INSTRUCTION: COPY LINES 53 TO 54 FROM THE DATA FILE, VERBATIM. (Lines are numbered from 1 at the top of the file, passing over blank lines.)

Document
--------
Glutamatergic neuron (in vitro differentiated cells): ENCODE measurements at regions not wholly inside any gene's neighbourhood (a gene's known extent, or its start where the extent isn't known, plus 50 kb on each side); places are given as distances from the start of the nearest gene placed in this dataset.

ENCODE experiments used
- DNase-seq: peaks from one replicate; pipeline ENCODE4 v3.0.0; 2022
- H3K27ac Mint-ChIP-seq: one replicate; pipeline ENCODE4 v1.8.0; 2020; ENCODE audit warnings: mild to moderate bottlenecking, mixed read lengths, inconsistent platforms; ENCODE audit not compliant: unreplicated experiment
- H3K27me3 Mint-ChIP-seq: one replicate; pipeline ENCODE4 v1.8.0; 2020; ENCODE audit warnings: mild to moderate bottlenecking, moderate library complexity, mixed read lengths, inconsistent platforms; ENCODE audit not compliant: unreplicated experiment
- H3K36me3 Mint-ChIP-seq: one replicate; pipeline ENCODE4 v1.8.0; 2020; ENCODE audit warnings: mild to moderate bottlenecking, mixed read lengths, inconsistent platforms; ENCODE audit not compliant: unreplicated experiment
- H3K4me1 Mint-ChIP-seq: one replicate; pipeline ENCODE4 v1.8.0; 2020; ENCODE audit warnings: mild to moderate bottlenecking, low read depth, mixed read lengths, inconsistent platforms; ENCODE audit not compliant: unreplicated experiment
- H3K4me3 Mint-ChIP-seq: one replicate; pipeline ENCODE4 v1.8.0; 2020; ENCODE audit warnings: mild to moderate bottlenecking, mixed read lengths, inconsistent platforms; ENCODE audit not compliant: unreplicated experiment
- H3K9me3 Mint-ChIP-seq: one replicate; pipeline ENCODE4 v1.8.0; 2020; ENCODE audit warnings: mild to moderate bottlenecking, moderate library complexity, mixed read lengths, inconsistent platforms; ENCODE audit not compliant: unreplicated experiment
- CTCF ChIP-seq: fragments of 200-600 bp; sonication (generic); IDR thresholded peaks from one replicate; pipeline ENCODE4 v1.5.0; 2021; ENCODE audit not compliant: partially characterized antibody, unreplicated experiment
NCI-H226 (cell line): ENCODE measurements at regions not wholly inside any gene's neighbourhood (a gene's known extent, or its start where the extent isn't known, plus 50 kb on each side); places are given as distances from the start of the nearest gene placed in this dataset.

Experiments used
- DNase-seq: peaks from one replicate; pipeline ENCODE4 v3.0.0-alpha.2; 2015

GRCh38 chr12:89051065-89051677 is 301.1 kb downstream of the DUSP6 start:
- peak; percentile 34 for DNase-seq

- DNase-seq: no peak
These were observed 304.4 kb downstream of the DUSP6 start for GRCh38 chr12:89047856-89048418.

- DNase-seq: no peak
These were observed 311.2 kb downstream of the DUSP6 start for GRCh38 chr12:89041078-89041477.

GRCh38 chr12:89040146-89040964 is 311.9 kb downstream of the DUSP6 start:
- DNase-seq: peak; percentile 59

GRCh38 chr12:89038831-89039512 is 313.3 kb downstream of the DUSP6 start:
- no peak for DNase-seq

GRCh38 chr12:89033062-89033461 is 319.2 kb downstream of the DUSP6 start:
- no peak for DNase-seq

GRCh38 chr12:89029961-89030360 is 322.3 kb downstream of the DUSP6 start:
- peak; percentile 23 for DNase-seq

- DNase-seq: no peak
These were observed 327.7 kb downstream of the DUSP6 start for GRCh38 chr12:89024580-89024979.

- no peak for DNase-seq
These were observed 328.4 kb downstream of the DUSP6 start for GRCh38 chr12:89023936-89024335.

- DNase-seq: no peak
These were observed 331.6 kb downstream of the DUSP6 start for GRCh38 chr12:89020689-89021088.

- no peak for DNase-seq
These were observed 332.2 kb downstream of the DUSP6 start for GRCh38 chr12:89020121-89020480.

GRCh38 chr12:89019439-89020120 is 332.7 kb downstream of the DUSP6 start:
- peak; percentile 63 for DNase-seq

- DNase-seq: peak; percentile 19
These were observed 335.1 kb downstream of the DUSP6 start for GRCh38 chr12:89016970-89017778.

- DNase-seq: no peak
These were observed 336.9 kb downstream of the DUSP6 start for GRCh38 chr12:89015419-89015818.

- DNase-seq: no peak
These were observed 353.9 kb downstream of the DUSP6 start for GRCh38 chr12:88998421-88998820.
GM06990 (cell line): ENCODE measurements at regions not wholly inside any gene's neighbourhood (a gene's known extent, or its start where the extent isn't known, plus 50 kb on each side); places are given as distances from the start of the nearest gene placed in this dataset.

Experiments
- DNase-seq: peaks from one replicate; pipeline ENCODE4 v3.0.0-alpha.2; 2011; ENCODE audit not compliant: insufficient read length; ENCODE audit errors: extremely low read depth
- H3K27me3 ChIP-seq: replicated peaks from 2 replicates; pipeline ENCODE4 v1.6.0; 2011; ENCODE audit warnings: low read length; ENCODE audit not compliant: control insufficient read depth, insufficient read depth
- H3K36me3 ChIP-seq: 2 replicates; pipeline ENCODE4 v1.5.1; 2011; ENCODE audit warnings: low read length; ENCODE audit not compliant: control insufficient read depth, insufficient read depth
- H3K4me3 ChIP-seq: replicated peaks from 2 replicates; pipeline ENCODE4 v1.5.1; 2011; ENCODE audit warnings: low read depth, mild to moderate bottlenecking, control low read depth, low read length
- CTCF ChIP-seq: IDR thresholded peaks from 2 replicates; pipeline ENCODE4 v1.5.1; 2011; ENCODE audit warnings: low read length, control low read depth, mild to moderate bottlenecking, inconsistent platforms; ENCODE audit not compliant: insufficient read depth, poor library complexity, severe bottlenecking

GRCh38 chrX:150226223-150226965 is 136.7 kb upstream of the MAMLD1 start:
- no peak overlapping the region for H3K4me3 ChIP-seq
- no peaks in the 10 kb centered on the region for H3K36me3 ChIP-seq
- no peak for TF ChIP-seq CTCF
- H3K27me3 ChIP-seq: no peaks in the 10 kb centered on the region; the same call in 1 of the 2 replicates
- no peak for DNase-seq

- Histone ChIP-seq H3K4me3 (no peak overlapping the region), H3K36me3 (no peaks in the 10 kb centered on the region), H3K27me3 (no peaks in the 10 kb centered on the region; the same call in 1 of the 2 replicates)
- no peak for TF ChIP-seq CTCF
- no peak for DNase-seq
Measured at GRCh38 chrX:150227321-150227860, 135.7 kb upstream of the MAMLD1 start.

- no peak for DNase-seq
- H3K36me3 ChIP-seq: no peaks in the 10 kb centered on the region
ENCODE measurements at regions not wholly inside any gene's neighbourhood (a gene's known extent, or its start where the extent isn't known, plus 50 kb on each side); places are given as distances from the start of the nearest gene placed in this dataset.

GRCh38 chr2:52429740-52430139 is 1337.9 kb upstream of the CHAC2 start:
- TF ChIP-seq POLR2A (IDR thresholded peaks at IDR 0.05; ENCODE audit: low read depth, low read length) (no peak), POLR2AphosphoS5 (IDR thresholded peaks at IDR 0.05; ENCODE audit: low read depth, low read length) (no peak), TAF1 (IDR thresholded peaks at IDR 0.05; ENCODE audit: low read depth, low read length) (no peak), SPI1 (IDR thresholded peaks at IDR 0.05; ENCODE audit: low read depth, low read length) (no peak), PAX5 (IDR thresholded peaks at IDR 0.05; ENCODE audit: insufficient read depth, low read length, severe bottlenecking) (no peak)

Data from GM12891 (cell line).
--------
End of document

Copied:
- no peaks in the 10 kb centered on the region for H3K36me3 ChIP-seq
- no peak for TF ChIP-seq CTCF